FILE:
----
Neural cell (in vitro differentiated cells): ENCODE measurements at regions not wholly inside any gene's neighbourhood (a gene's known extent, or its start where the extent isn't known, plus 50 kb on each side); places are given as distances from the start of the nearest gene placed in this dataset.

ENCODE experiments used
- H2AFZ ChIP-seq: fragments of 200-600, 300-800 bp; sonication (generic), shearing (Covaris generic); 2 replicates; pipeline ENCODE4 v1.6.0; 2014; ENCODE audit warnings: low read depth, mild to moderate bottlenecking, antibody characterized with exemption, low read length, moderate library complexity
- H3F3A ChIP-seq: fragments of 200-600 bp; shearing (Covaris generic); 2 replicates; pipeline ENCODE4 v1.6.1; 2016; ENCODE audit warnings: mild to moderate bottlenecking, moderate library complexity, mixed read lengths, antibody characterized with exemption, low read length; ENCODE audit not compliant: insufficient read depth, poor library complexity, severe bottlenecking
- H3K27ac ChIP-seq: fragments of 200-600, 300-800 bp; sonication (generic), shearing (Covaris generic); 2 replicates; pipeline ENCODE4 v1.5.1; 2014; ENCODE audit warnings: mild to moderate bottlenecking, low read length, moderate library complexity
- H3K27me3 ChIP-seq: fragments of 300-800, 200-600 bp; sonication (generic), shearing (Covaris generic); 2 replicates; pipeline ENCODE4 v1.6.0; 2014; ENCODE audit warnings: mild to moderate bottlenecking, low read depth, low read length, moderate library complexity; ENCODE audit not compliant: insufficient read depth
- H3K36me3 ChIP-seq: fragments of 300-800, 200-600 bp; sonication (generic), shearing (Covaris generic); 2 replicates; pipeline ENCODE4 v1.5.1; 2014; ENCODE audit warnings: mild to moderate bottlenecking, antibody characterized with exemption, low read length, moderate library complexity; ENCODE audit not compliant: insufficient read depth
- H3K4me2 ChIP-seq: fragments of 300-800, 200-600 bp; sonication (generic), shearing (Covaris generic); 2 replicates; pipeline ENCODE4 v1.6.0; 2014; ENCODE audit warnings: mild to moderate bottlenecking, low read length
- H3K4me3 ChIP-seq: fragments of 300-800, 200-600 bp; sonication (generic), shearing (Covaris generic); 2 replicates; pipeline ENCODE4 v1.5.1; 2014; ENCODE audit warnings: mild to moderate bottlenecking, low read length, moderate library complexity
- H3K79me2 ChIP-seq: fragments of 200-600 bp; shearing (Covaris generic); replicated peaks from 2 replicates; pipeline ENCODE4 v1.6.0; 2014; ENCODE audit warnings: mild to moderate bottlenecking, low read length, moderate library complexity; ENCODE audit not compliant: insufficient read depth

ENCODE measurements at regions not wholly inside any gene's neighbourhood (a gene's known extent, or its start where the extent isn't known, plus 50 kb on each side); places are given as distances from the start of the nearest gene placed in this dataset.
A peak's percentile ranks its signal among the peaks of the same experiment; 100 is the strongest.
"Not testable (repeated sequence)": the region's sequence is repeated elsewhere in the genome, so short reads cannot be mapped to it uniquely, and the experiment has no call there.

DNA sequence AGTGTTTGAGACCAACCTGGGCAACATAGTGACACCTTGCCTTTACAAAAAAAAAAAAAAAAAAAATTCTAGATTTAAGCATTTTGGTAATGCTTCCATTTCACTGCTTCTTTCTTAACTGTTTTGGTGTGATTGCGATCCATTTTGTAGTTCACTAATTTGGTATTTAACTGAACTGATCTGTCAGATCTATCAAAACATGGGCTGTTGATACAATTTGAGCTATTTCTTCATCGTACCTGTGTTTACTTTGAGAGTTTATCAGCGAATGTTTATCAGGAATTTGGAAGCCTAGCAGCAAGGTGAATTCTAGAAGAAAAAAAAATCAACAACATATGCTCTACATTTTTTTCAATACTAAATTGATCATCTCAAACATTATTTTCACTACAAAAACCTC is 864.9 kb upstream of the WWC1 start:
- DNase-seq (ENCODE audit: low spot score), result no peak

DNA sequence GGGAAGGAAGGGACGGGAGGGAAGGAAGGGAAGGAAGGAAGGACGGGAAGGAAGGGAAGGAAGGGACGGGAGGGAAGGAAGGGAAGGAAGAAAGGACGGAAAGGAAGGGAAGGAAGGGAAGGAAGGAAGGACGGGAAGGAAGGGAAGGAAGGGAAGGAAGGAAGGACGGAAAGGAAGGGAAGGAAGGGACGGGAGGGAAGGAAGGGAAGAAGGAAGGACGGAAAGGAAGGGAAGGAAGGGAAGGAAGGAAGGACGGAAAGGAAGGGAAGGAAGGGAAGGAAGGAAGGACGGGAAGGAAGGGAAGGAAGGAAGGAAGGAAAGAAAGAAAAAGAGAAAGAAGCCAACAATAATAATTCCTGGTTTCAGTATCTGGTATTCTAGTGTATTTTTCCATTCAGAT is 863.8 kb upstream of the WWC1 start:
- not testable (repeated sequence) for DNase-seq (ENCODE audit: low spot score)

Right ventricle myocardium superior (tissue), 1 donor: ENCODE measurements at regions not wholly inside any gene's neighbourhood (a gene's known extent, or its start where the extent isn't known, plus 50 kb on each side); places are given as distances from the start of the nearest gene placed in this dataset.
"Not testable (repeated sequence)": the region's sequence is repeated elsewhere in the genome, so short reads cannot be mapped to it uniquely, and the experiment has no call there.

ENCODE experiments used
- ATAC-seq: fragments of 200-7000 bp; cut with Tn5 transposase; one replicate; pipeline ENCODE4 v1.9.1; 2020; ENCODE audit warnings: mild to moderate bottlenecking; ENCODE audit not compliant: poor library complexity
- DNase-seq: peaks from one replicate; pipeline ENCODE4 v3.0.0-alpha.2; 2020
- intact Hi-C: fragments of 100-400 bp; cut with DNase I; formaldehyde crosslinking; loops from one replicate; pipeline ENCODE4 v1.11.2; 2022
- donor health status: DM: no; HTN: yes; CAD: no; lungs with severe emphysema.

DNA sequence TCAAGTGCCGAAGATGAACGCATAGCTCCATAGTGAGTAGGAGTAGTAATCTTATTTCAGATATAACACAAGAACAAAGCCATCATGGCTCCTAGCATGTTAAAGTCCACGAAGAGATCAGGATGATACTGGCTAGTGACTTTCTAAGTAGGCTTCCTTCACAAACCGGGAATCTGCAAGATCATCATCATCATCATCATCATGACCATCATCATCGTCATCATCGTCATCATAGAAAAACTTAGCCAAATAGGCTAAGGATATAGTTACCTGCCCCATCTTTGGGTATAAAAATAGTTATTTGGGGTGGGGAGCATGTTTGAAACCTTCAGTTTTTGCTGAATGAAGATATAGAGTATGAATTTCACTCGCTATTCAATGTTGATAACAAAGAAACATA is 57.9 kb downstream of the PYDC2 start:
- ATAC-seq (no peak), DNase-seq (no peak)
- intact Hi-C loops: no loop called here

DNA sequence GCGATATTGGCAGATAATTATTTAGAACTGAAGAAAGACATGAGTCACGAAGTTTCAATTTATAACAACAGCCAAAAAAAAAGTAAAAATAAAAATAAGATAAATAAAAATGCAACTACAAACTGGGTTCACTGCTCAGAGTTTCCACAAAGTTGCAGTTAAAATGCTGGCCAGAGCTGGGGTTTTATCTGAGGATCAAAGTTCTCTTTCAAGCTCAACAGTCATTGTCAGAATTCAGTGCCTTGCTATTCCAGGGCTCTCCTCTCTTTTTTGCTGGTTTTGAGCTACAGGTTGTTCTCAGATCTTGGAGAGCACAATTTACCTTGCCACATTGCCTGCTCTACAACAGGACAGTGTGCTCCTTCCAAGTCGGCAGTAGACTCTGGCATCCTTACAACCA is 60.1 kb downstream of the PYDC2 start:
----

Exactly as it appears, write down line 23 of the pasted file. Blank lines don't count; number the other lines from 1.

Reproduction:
- intact Hi-C: fragments of 100-400 bp; cut with DNase I; formaldehyde crosslinking; loops from one replicate; pipeline ENCODE4 v1.11.2; 2022